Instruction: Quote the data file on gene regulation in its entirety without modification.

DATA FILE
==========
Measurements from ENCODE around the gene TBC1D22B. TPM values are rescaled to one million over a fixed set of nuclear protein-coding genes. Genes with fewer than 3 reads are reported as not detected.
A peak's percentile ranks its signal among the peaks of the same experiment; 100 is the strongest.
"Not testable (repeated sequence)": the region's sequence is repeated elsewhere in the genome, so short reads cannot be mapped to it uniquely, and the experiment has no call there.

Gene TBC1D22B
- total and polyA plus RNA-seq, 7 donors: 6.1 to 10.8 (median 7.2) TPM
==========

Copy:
Measurements from ENCODE around the gene TBC1D22B. TPM values are rescaled to one million over a fixed set of nuclear protein-coding genes. Genes with fewer than 3 reads are reported as not detected.
A peak's percentile ranks its signal among the peaks of the same experiment; 100 is the strongest.
"Not testable (repeated sequence)": the region's sequence is repeated elsewhere in the genome, so short reads cannot be mapped to it uniquely, and the experiment has no call there.

Gene TBC1D22B
- total and polyA plus RNA-seq, 7 donors: 6.1 to 10.8 (median 7.2) TPM